On the structure of the Lofoten Basin Eddy

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A small anticyclonic eddy of extraordinary intensity sits in the center of the Lofoten Basin near 69°40′N, 3°E. This paper gives a first detailed description of its kinematics and lowest-order dynamic balances. Using a 75 kHz vessel-mounted acoustic Doppler current profiler, hydrography, and six RAFOS floats to probe the eddy, we document a solid body core with 7-8 km radius and relative vorticity very close to -f, where f is the local Coriolis parameter. Maximum orbital velocities close to 0.8 ms-1 were observed at 18 km radius. One float, trapped in the core of the eddy for 9 months, indicated undiminished strength throughout that period, possibly even intensifying in winter. Hydrography revealed adiabatic conditions from the bottom of a shallow seasonal thermocline to 1000 m depth in early July 2010. Thermal convection in winter maintains an already deep pycnostad, and may also play a key role in intensifying the eddy, quite possibly through penetrative convection that deepens and sharpens the underlying pycnocline. Heat lost to the atmosphere has to be replenished from warm anticyclonic eddies shed off the eastern branch of the Norwegian Atlantic Current, but the mechanism(s) by which it is added to the eddy remains to be studied. Examination of historical data sets suggests the eddy is a permanent feature of the Lofoten Basin. Two hydrocasts from the 1960s also show a similar adiabatic mixed layer albeit 1°C cooler than in 2010, perhaps reflecting the generally cold winter conditions that prevailed then. © 2013. American Geophysical Union. All Rights Reserved.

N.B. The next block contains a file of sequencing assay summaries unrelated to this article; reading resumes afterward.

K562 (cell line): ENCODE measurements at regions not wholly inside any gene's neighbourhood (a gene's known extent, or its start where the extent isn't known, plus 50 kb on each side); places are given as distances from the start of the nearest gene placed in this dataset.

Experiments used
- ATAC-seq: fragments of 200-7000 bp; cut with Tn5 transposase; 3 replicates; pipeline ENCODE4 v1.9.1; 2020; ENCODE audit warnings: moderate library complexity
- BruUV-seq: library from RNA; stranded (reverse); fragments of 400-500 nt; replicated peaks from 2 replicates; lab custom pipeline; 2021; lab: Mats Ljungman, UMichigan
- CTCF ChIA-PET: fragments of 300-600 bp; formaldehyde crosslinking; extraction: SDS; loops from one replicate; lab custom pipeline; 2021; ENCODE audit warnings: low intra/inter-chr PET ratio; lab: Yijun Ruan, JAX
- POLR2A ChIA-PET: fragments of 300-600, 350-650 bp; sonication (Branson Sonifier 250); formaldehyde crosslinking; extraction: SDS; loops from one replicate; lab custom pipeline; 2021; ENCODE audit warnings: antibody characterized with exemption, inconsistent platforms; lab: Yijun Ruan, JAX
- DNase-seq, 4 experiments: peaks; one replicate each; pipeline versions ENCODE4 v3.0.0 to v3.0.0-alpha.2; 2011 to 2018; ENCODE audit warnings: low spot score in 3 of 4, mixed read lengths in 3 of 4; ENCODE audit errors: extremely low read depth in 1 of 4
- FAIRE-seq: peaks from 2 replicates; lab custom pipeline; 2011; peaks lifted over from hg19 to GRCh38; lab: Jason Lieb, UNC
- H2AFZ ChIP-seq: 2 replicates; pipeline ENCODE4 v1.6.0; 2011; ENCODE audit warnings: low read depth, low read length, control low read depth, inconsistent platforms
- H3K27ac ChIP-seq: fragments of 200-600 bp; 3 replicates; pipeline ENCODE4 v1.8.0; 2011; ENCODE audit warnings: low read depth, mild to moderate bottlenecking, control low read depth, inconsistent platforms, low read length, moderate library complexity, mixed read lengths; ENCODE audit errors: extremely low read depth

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Journal of Geophysical Research: Oceans